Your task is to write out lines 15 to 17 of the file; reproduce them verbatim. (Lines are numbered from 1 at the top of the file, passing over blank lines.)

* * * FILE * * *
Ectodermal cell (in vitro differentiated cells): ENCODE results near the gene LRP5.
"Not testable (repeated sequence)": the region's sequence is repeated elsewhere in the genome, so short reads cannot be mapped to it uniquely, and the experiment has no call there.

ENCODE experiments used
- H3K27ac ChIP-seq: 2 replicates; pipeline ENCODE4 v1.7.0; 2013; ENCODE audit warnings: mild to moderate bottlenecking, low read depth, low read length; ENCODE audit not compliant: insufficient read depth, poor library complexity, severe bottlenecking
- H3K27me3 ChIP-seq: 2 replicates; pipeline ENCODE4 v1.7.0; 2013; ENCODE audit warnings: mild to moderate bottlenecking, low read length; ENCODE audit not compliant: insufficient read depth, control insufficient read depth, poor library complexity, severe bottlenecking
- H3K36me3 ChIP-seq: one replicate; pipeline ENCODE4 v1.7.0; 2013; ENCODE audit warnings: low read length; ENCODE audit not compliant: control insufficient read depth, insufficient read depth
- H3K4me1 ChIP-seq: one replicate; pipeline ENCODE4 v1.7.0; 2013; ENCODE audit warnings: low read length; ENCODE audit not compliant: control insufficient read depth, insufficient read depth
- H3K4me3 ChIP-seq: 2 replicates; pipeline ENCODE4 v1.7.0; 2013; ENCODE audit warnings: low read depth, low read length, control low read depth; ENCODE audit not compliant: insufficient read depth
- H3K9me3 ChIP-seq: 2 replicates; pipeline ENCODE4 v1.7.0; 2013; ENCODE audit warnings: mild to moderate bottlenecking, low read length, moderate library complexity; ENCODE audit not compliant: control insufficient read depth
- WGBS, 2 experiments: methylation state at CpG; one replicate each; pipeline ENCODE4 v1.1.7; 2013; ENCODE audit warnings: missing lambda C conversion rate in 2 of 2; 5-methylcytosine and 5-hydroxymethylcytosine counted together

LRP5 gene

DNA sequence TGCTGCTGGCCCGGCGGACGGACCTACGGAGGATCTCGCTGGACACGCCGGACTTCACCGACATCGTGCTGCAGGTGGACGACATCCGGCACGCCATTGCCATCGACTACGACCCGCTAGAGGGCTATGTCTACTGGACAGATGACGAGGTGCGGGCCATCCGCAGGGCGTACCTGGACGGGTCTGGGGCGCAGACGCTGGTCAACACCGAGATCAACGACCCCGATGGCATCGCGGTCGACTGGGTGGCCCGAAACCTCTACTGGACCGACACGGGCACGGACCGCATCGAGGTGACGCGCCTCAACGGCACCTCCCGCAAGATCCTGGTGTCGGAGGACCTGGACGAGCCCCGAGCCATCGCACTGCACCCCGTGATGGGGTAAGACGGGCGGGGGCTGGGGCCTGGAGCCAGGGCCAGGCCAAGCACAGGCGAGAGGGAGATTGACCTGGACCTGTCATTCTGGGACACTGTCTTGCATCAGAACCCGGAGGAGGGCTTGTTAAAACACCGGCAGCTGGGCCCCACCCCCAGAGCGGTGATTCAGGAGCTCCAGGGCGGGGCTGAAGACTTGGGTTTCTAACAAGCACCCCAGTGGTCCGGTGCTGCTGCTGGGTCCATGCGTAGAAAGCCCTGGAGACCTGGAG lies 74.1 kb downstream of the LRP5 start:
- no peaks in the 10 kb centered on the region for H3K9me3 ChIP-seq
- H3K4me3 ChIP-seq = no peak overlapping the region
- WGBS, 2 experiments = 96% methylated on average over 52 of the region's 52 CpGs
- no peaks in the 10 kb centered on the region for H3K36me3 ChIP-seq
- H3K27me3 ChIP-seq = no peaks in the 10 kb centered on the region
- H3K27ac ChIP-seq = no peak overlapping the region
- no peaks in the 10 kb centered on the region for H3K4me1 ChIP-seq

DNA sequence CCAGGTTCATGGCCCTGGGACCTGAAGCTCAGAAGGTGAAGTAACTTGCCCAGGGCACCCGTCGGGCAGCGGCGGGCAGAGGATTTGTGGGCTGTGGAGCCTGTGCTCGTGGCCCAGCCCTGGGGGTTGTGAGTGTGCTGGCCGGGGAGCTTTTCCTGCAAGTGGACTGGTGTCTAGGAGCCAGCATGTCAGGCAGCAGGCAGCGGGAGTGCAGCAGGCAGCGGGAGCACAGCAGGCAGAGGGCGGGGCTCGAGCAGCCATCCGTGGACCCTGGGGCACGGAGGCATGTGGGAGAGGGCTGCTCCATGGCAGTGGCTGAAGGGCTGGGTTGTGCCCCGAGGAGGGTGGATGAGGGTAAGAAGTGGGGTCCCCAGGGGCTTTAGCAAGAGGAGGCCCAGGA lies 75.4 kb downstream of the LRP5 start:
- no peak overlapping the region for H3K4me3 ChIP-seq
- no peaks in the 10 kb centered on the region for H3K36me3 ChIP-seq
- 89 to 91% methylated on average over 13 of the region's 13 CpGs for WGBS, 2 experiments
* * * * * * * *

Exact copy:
- WGBS, 2 experiments = 96% methylated on average over 52 of the region's 52 CpGs
- no peaks in the 10 kb centered on the region for H3K36me3 ChIP-seq
- H3K27me3 ChIP-seq = no peaks in the 10 kb centered on the region